Controlling gorse at the source
3 October 2016
Agriculture Victoria Biosecurity Officers will be continuing their control program for gorse (Ulex europaeus) in the Goulburn Broken catchment, which has been running for over eight years.
Agriculture Victoria Biosecurity Officer Greg Wood said inspections will be conducted on Barjarg and Lima properties as part of the Isolated Gorse Program in spring.
"Around 200 infestations have been identified across the catchment, including hotspots around Mansfield, Lima, Barjarg, Strath Creek, Merton, Highlands, Mangalore and Longwood," he said.
"While these infestations are generally isolated and quite small, they have the potential to spread further into clean areas of the catchment. If persistently controlled however, these infestations can definitely be contained and even eradicated over time.
Mr Wood said the program has been running since 2008 and every year staff target one or two areas to conduct inspections to ensure that landowners are continuing their control programs.
"Officers will be inspecting known sites in the Barjarg and Lima areas in addition to conducting surveillance in these areas to ensure the weed hasn't spread.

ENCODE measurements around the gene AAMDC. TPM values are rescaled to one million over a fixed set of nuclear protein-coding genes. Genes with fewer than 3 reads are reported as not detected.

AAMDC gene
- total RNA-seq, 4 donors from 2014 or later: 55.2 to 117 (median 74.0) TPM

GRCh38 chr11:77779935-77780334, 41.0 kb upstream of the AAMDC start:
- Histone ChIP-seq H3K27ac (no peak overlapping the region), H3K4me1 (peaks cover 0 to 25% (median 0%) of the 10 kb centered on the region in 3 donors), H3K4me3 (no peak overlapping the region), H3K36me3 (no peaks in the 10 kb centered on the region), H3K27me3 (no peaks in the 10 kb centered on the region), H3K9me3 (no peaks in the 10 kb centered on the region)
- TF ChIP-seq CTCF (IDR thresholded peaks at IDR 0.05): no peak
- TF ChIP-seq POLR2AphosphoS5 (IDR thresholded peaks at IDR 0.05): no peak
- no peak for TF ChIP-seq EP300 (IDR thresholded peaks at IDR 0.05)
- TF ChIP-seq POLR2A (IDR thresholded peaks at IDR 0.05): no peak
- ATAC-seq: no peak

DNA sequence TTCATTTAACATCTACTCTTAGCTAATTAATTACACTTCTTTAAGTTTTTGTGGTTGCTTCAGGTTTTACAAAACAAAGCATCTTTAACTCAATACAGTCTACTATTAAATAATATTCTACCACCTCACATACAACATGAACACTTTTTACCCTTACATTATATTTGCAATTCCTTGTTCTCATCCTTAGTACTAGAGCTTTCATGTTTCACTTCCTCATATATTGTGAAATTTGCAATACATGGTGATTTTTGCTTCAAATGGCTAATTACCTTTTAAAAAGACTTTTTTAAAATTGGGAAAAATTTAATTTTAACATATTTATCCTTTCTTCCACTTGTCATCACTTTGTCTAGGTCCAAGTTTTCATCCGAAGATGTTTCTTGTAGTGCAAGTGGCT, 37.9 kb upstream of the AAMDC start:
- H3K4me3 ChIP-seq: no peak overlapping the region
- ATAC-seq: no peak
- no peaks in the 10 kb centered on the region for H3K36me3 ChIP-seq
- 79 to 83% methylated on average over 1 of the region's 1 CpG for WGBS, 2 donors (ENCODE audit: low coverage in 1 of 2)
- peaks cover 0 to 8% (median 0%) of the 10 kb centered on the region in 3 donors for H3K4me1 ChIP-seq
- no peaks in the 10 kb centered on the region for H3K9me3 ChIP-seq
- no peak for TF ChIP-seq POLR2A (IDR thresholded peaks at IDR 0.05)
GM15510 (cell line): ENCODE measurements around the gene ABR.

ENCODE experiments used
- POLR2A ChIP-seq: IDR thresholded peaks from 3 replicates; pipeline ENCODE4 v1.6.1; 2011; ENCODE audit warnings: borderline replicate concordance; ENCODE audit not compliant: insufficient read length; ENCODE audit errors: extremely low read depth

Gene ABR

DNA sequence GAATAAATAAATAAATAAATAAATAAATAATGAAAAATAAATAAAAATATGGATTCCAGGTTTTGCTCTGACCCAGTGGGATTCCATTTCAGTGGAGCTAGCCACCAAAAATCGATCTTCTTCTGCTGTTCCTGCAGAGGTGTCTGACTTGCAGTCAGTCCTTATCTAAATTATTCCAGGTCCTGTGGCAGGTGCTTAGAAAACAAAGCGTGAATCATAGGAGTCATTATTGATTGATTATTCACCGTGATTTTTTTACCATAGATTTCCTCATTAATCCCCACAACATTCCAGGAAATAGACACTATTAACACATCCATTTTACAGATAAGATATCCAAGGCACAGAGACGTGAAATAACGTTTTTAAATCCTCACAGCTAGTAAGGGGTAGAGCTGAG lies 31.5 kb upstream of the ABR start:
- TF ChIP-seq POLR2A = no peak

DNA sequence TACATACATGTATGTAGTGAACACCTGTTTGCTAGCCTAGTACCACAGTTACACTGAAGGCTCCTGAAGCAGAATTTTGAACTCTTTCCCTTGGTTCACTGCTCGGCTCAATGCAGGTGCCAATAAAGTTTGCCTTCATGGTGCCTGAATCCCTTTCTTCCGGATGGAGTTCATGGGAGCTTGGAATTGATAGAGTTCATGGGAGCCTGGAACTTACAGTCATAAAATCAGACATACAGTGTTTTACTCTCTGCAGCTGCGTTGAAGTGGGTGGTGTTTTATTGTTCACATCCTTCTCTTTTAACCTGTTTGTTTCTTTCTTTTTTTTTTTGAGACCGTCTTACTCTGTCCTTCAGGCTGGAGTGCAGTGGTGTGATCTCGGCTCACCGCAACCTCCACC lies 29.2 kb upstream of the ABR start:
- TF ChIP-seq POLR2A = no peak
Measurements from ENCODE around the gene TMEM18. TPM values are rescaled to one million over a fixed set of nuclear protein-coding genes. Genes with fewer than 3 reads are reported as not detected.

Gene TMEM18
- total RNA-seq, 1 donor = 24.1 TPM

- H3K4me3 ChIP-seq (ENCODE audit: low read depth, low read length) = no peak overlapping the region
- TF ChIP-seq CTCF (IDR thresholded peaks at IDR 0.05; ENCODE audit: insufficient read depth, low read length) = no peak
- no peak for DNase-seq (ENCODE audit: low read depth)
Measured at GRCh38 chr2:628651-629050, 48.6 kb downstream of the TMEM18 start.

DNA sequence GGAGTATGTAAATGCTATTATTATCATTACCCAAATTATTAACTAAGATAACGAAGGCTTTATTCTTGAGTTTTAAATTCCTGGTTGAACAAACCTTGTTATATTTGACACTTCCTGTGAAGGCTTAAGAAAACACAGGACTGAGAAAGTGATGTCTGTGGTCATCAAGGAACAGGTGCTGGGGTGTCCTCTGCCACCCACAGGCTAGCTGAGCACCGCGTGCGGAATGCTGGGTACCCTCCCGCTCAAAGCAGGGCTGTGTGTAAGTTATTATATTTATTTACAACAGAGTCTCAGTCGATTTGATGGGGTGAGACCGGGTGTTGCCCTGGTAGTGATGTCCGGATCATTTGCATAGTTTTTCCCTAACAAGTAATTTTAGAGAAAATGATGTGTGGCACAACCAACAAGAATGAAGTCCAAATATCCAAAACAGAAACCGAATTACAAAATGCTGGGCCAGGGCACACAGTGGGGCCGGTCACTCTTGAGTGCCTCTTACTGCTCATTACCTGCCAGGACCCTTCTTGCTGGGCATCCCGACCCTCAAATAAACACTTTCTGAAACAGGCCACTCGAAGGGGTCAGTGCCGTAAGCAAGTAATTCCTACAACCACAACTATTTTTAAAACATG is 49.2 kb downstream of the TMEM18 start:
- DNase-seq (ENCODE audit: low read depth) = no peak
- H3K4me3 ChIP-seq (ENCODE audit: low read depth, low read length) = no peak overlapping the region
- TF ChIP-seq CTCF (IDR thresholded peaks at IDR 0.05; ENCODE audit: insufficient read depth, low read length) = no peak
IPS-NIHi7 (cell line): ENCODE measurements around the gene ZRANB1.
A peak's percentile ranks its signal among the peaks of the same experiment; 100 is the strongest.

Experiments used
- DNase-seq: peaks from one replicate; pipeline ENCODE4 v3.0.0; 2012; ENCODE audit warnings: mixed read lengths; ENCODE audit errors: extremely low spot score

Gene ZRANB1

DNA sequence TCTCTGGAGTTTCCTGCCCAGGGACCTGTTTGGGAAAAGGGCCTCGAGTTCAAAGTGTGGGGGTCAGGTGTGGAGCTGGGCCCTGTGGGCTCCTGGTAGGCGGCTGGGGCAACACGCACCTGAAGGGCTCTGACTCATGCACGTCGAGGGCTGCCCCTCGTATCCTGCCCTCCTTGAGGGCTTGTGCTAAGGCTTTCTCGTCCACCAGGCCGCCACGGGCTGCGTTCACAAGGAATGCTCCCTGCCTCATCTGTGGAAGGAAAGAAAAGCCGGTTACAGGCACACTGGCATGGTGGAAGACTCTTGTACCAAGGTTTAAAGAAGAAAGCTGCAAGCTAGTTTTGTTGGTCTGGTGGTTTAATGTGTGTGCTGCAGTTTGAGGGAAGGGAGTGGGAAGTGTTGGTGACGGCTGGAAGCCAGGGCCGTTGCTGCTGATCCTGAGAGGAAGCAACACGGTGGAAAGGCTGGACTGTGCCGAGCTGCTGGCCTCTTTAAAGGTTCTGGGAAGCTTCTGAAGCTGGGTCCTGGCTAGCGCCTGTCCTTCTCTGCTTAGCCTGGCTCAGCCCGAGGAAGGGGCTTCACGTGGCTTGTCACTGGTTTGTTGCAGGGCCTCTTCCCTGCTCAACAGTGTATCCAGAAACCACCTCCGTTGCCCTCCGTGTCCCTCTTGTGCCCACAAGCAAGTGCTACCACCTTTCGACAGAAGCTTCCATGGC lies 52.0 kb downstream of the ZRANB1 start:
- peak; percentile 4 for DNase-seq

"We will inspect 40 properties in the Barjarg area and 24 in the Lima area this season and where control works are required Directions Notices will be issued.
"All landowners have a legal responsibility to manage declared noxious weeds such as gorse on their property to ensure these weeds don't adversely affect agricultural production or the natural environment," he said.
Mr Wood said gorse, sometimes known as furze, is an invasive weed, forming dense thickets. The spiny bush can grow up to three metres tall and has bright yellow, pea-like flowers.
"Gorse can take over pastures and dominate native vegetation, as well as providing shelter for pest animals such as rabbits and foxes, which may ultimately result in reduced property values.
"In Victoria the plant generally has two peak flowering periods, one between March and May and another between July and October, but it can flower at almost any time of the year.
"Options for controlling gorse include treatment with a herbicide registered for gorse control, mulching, physical removal or cultivation," he said.
"While gorse control can occur at any time of the year, care needs to be taken to ensure the method is appropriate for the situation, weather conditions and condition of the plant."
The Isolated Gorse Program targets gorse in the Goulburn Broken Catchment in areas where the weed is not well established in order to prevent its further spread.
For more information about gorse and invasive plant management, visit the Agriculture Victoria website at www.agriculture.vic.gov.au/agriculture/pests-diseases-and-weeds/weeds/a-z-of-weeds/gorse or call the Customer Service Centre on 136 186.
Categorised under: Biosecurity